A Thai MP stirred up controversy last August when he encouraged Thai women at a rally in Samut Prakan to find a farang husband as a way of securing a better life.
Pheu Thai MP Sunai Julphongsathorn's comments were greeted predictably with a massive backlash and complaints particularly from women's groups in Thailand. Many
Pheu Thai supporters are
very proud of the party and Thailand's leader Yingluck Shiniwatra who, in spite of many detractors and predictions of failure, continues to survive as the country's first female Prime
significantly politically, she is the sister of Thailand's ousted Prime Minister Thanksin Shiniwatra. But the Pheu Thai MP defended his outburst saying that his outburst was intended
to illustrate what is lacking
in Thai welfare services to citizens particularly maternity leave for Thai women and education.
The Pheu Thai MP told an audience of about 1000 red shirts at a rally in Samut Prakan province near Bangkok that Thai women should look to find a farang husband for an easy life. 'European
governments give you everything for free,' he is seen saying on a You Tube video which was posted of his speech.
Sunai told his audience including many Thai women to 'get a German husband, get a Swedish husband, and
get a Norwegian husband. People used to love (Thailand) unreservedly. But the more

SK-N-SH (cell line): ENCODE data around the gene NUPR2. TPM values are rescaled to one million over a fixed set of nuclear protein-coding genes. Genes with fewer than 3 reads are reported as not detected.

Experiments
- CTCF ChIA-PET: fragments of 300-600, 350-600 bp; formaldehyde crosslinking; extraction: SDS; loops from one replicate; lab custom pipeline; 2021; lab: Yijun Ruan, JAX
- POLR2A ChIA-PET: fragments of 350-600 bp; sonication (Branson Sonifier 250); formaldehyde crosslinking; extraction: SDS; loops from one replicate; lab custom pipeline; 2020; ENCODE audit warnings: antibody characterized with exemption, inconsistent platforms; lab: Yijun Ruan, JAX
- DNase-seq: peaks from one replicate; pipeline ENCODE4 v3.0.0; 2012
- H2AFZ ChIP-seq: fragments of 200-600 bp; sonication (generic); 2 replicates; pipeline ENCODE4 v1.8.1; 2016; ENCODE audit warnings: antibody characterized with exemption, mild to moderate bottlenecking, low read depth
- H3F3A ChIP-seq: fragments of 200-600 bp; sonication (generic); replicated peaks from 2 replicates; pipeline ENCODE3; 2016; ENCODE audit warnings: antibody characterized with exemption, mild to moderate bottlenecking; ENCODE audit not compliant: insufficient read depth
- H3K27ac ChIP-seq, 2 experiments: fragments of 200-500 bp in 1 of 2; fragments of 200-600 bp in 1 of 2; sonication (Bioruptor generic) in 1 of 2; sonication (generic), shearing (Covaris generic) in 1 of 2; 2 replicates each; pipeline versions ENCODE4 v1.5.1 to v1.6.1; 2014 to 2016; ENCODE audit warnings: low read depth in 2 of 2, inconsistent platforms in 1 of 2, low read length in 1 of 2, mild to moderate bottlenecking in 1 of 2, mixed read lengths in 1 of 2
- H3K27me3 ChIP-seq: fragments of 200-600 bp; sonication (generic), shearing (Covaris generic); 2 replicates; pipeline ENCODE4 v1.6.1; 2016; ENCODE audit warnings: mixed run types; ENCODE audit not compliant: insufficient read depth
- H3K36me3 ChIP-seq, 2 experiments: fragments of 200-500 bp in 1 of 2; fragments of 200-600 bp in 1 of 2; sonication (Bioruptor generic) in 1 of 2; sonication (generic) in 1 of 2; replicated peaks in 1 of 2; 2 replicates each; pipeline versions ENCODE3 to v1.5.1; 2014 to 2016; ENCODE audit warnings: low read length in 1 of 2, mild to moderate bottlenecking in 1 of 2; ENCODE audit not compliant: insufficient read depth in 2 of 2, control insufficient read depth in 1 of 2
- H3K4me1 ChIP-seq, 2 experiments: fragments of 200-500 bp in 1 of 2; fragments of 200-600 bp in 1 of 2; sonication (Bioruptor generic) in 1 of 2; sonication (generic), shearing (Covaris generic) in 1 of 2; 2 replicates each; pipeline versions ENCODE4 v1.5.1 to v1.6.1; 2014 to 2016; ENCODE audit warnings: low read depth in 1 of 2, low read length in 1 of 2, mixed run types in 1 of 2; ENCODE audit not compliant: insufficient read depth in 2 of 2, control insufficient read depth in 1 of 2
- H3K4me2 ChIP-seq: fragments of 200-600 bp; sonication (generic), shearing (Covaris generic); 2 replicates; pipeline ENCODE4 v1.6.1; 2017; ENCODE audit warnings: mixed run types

they loved the country, the poorer they got. The more they loved the country, the stupider they got.' In recent years many Thai women have been moving to Norway and Sweden in particular where state
support services for Thai women are particularly strong. The numbers of Thai women migrating to Germany
continues apace with Germany being one of the first countries where Thai women migrated
through marriage beginning in the early 70s.
But the Thai MP had more to say in relation to the growing interest among Thai women in learning foreign
languages and study abroad. 'All you need is a farang husband and their government will
pay you to study,' he said. He then added fuel to the fire by suggesting to Thai women that the best way to study was through sleeping with a western man. 'Sitting studying is too
slow. Lie down to study,
and then go to the hospital. They will pay you to have the baby...it's all free right down to the shitty diapers.'
Defence of Thai MP's 'marry farang' comments
Just after the you tube video appeared and having being condemned by many online in particular women's groups, it emerged that the You Tube video was distorted and of
poor quality. The Thai MP,
in a very frank admission, told his audience that he himself has 'scolded' poor women from Isaan who had married foreigners or westerners: 'I used to scold these Thai women too.'
Thai MP equates marriage to farang as a flight to justice
The Thai MP from Chum Saeng in Nakhon Sawan province represents one of the poorest regions in Thailand being part of the Isaan region of North Thailand. The comments by Mr Julphongsathorn
were really a lot more thoughtful, frank and considered than reported in the immediate aftermath of the red shirt rally at Samut Prakan. Mr Julphongsathorn told his audience about
the hardship and lack of a
future many Thai women from his province and the region endured. 'The poor people in Isaan, the poor people in the North - they don't have a future at all!'